Engineering Steps for Mobile Point-of-Care Diagnostic Devices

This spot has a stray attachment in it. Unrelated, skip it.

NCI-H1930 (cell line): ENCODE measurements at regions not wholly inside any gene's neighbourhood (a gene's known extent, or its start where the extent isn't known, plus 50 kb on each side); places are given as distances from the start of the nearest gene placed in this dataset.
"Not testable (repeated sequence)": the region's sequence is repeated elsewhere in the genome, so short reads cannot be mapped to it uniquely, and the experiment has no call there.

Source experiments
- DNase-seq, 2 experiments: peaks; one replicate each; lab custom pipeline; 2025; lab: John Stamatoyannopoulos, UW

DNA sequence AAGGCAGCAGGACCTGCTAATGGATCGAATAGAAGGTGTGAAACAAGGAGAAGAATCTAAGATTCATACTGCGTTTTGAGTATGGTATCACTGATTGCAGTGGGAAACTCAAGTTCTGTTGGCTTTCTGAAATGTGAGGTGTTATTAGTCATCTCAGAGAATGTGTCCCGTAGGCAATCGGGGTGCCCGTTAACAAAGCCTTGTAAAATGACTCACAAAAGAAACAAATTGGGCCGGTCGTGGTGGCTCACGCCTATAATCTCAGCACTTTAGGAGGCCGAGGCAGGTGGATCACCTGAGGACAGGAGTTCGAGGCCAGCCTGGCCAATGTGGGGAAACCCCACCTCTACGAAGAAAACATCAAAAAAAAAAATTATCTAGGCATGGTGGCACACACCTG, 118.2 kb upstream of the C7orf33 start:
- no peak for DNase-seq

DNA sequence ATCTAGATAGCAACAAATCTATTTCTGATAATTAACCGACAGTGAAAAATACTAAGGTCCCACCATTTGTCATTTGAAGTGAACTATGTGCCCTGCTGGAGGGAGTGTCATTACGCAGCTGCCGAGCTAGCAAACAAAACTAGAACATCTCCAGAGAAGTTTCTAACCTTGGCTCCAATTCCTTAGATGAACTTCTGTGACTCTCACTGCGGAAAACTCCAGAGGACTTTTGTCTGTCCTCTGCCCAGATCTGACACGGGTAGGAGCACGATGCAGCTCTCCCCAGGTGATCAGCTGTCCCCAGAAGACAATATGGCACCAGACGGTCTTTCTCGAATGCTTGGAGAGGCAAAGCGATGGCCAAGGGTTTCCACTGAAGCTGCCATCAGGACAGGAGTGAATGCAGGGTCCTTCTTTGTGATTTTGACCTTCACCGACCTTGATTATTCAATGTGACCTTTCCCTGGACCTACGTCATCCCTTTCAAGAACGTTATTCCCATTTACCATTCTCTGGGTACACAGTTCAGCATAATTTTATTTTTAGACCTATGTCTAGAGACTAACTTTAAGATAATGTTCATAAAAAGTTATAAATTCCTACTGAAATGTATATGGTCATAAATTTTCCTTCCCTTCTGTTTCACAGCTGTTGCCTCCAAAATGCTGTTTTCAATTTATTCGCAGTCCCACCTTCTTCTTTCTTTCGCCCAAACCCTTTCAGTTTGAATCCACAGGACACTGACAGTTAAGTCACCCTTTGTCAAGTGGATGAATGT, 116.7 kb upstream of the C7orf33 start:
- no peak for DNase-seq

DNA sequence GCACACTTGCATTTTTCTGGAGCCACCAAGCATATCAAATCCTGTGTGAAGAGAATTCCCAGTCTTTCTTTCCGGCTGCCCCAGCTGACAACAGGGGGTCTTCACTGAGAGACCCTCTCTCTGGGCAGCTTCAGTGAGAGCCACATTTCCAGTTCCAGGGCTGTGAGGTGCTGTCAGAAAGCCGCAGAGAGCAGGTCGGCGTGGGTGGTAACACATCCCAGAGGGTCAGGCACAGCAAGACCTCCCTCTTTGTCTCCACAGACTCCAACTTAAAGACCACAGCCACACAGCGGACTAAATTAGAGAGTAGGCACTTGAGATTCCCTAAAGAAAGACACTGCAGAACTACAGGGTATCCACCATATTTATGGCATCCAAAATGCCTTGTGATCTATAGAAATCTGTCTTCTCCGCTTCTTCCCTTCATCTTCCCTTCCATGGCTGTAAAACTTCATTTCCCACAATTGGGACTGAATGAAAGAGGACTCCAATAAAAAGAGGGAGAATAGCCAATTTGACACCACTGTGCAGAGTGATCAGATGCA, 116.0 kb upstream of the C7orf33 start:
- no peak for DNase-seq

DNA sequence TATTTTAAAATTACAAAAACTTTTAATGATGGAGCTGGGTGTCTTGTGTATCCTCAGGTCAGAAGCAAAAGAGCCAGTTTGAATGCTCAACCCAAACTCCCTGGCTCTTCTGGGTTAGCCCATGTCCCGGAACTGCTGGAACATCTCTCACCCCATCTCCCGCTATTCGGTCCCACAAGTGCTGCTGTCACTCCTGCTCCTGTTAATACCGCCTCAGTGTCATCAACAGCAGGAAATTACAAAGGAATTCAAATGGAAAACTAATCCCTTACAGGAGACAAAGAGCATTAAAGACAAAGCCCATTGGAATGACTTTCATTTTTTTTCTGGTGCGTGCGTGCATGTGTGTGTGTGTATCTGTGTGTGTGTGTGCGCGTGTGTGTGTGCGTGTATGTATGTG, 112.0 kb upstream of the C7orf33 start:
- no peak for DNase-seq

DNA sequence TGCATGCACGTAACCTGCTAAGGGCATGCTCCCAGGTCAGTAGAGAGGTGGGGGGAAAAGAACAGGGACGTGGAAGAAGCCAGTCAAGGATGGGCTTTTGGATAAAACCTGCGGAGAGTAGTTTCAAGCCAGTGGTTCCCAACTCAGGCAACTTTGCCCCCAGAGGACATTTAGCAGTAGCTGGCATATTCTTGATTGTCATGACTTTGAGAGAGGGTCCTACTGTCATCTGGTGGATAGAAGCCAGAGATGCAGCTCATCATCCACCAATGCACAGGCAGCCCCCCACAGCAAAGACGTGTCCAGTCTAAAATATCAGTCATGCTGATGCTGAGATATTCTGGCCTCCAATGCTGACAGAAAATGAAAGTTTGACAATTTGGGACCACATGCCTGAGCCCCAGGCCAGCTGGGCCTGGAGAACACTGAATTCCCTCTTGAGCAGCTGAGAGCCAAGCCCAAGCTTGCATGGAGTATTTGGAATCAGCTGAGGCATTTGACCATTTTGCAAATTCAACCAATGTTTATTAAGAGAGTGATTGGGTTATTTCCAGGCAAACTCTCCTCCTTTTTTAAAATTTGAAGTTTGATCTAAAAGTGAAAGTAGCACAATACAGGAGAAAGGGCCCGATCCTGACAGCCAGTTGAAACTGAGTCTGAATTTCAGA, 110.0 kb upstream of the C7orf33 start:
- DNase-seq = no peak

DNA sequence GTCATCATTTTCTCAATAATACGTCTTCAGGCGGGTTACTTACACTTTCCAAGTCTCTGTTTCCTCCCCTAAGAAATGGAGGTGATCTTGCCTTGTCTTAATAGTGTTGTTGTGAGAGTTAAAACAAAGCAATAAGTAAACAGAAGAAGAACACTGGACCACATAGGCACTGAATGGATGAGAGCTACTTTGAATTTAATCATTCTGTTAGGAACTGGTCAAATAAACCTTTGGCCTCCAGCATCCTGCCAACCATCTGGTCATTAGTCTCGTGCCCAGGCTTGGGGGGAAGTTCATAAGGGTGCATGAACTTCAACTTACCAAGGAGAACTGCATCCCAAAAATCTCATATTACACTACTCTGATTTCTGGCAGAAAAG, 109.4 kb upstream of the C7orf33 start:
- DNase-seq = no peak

ConspectusMobile phone technology is a perfect companion for point-of-care diagnostics as they come equipped with advanced processors, high resolution cameras, and network connectivity. Despite several academic pursuits, only a few mobile phone diagnostics have been tested in the field, commercialized or achieved regulatory approval. This review will address the challenges associated with developing mobile diagnostics and suggest strategies to overcome them. We aim to provide a resource for researchers to accelerate the development of new diagnostics. Our Account includes an overview of published mobile phone diagnostics and highlights lessons learned from their approach to diagnostic development. Also, we have included recommendations from regulatory and public health agencies, such as the U.S. Food and Drug Administration and World Health Organization, to further guide researchers.We believe that the development of mobile phone point-of-care diagnostics takes place in four distinct steps: (1) Needs and Value Assessment, (2) Technology Development, (3) Preclinical Verification, and (4) Clinical Validation and Field Trials. During each step, we outline developmental strategies to help researchers avoid potential challenges. (1) Researchers commonly develop devices to maximize technical parameters such as sensitivity and time which do not necessarily translate to increased clinical impact. Researchers must focus on assessing specific diagnostic needs and the value which a potential device would offer. (2) Often, researchers claim they have developed devices for feasible implementation at the point-of-care, yet they rely on laboratory resources. Researchers must develop equipment-free devices which are agnostic to any mobile phone. (3) Another challenge researchers face is decreased performance during field evaluations relative to initial laboratory verification. Researchers must ensure that they simulate the field conditions during laboratory verification to achieve successful translation. (4) Finally, proper field testing of devices must be performed in conditions which match that of the final intended use.The future of mobile phone point-of-care diagnostic devices is bright and has the potential to radically change how patients are diagnosed. Before we reach this point, researchers must take a step backward and focus on the first-principles of basic research. The widespread adoption and rapid scaling of these devices can only be achieved once the fundamentals have been considered. The insights and strategies provided here will help researchers avoid pitfalls, streamline development and make better decisions during the development of new diagnostics. Further, we believe this Account can help push the field of mobile diagnostics toward increased productivity, leading to more approved devices and ultimately helping curb the burden of disease worldwide.